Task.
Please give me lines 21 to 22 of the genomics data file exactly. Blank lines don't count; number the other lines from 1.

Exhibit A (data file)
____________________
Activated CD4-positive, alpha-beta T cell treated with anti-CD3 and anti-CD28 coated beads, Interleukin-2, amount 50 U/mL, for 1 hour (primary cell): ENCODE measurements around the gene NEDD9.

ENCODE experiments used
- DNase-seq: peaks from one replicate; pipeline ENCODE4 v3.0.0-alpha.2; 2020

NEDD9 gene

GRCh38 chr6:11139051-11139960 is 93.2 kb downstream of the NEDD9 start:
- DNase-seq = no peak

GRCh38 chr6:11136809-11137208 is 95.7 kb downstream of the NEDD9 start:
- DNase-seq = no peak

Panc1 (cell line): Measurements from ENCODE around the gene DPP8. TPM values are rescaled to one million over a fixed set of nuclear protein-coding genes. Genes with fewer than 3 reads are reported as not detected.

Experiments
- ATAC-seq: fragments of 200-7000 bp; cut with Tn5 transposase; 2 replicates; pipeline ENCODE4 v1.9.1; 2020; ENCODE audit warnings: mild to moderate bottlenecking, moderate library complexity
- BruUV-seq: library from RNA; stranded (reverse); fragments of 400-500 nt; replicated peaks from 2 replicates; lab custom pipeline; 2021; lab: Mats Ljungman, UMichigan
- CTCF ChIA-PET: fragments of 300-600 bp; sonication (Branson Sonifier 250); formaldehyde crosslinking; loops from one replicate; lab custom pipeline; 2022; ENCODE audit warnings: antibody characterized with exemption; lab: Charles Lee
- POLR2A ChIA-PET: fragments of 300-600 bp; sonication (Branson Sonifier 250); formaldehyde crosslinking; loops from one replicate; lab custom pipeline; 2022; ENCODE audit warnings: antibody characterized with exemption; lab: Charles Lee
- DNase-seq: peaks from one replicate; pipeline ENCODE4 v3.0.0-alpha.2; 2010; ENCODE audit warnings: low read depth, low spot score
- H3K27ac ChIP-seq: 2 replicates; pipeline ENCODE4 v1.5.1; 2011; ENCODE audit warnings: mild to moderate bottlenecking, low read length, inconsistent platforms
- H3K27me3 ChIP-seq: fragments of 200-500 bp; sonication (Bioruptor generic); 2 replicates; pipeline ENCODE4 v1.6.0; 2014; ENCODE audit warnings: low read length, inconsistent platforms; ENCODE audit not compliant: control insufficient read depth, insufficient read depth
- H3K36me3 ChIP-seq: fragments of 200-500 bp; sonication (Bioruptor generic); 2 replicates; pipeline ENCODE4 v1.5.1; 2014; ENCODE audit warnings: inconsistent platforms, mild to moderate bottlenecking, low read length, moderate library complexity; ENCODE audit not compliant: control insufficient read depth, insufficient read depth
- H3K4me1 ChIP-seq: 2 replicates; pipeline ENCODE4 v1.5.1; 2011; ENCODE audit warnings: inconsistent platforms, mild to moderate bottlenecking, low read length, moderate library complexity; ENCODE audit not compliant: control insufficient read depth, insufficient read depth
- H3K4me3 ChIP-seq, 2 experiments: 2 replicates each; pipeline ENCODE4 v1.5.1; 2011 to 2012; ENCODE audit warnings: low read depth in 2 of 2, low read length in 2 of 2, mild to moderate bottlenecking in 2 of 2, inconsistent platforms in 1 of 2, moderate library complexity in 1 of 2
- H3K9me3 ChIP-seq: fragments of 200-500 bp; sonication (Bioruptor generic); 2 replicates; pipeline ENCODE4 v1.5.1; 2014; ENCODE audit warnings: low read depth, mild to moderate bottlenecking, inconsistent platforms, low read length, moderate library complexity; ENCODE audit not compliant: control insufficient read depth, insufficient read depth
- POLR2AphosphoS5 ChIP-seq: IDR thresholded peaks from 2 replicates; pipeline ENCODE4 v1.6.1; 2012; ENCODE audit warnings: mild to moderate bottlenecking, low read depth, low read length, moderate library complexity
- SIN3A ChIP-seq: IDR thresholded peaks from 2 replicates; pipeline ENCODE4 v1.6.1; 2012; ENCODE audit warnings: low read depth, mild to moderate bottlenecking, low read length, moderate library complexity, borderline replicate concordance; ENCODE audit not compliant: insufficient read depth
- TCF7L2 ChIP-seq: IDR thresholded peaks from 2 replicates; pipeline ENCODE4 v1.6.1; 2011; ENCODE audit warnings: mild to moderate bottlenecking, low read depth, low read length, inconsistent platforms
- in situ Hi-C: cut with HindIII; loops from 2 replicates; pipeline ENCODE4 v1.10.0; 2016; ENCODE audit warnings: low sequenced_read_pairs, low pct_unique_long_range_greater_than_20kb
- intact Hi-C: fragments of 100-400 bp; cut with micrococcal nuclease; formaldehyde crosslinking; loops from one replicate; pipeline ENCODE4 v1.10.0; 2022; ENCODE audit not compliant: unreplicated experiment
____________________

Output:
- H3K9me3 ChIP-seq: fragments of 200-500 bp; sonication (Bioruptor generic); 2 replicates; pipeline ENCODE4 v1.5.1; 2014; ENCODE audit warnings: low read depth, mild to moderate bottlenecking, inconsistent platforms, low read length, moderate library complexity; ENCODE audit not compliant: control insufficient read depth, insufficient read depth
- POLR2AphosphoS5 ChIP-seq: IDR thresholded peaks from 2 replicates; pipeline ENCODE4 v1.6.1; 2012; ENCODE audit warnings: mild to moderate bottlenecking, low read depth, low read length, moderate library complexity